Dr. Triano also called for more "cross-training" of chiropractors, if only for spine care. Programs need to be implemented that will enable chiropractors to more easily continue their education in areas such as academia, research, industry, and government agency. Creating dual degree programs (by affiliating with universities) like "DC/MPH" or "DC/PhD" would allow for more chiropractors to pursue career tracks in research and policy.
Chiropractors in 2000 still face many obstacles involving various trade associations, research organizations, and other membership groups. George McClelland,DC, pointed to escalating costs of chiropractic education, which I know all too well. He states, "New DC's seek quick money to ease their debts and therefore, are often forced toward more marginal patient recruitment practices and the gurus that teach these methods. New DCs are turned away from the research-based, outcomes-driven, patient-centered paradigms they were taught, toward a market focus (i.e., to get more patients in the door). This in turn creates negative images for the profession in the eyes of the general public, policymakers, and other providers. Still, there is an increasing number of new DC failures and debt defaults." Dr. McClelland also makes light of an important issue raised earlier. There are no "centers of clinical excellence" currently within the chiropractic profession. Possibly by developing and integrating into these types of centers, new graduates would be less likely to enter into marginal practices and default on their loans.
New graduates also enter a health care marketplace where they are restricted from managed care panels typically for three to five years. This may continue to make practice and debt repayment for new graduates more difficult, considering most of U.S. health services are now "managed" in some way. This also perpetuates marginal practice methods, as discussed previously. Donald Peterson's article previously published in this publication addressed many of these managed care issues.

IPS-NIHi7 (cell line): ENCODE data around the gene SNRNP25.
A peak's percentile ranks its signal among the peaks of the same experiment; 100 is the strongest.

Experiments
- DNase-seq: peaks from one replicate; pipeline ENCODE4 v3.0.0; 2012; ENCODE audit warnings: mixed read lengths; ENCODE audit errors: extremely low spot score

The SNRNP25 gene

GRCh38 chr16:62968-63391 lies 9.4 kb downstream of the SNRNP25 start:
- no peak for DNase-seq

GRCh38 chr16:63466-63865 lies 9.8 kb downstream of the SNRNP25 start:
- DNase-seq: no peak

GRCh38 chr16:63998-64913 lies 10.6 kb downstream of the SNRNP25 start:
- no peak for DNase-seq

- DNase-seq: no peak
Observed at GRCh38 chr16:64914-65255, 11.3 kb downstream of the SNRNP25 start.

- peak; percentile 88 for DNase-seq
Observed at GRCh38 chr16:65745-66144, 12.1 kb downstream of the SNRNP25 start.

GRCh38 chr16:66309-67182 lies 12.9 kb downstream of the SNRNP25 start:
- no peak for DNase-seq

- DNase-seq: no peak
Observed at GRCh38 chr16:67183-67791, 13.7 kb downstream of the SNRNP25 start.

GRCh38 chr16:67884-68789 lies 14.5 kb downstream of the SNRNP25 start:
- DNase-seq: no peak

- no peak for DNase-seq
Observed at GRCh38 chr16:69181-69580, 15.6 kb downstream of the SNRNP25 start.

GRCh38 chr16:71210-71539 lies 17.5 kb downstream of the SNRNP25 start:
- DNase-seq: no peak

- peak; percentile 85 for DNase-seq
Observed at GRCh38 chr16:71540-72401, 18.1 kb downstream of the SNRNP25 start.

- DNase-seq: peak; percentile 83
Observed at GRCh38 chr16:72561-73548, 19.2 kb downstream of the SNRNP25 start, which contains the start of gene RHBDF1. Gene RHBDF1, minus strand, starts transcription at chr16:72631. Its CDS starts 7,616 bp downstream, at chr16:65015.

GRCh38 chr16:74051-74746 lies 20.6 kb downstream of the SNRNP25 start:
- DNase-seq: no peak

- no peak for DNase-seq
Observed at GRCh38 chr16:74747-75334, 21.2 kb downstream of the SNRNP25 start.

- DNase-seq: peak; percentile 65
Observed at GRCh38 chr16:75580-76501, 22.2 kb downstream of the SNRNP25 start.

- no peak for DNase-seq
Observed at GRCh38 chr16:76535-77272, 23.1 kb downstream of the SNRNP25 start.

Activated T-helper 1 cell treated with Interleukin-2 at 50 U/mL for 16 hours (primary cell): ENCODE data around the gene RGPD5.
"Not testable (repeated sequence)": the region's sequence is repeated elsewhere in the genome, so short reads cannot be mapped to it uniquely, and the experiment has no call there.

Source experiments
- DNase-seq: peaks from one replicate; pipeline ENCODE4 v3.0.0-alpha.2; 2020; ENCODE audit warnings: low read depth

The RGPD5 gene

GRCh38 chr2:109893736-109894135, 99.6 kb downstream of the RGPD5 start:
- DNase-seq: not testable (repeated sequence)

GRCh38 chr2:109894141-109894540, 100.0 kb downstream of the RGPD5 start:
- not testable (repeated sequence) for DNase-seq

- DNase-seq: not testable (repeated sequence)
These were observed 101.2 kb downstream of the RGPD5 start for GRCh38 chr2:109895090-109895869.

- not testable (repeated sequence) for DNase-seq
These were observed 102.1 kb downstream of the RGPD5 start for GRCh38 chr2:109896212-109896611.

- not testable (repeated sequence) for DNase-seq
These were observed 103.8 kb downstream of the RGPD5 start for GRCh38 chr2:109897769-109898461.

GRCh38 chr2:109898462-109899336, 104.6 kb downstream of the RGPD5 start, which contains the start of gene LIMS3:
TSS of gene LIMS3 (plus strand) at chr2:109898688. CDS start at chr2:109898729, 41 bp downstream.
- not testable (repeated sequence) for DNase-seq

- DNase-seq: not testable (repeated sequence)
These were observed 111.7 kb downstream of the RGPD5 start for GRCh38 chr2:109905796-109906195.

Can't We All Just Get Along?
Panelist David Chapman-Smith, LLB (Hon), examined many of the clinical and nonclinical motivations in chiropractic practice. One interesting issue mentioned was criticism of other health care professionals. During my training in chiropractic I heard numerous field chiropractors, faculty, and students make unnecessary criticism of medical doctors. Does this make us feel better about who we are? Are we insecure as chiropractors? I believe this unprofessional behavior must come to an end. Chapman-Smith also notes that chiropractors are often engaged in withholding a treatment or referral to another practitioner, chiropractic or otherwise, because it does not agree with their belief systems. (If a patient would benefit from a type of surgery or some active rehabilitation, isn't it in the best interest of the patient to make a referral?) In addition, he concluded, "the traditional chiropractic-centered and isolationist approach to chiropractic practice will not succeed in the future."
A Template for Tomorrow
Other articles by authors such as Pran Manga,PhD, Dana Lawrence, DC, James Dillard,MD,DC,CAc, R. Douglas Metz,DC, William Meeker, DC,MPH,FICC, Edward Owens, MS,DC, Karen Terwilleger, JD,MES, and Russell Coile Jr., are excellent and certainly worthy for review.
These authors are to be commended for their insight into our accomplishments and the challenges we face today and tomorrow. Exercises such as this in TICC are crucial to identify our strengths and weaknesses and focus on new strategies for tomorrow. Students and field doctors need to listen to our leaders and work together planning for our future. Forecasting methods such as this need to be used as a template and must evolve into actual strategies that our profession can implement. As Joseph Keating Jr., PhD, once wrote, "We have a ways to go."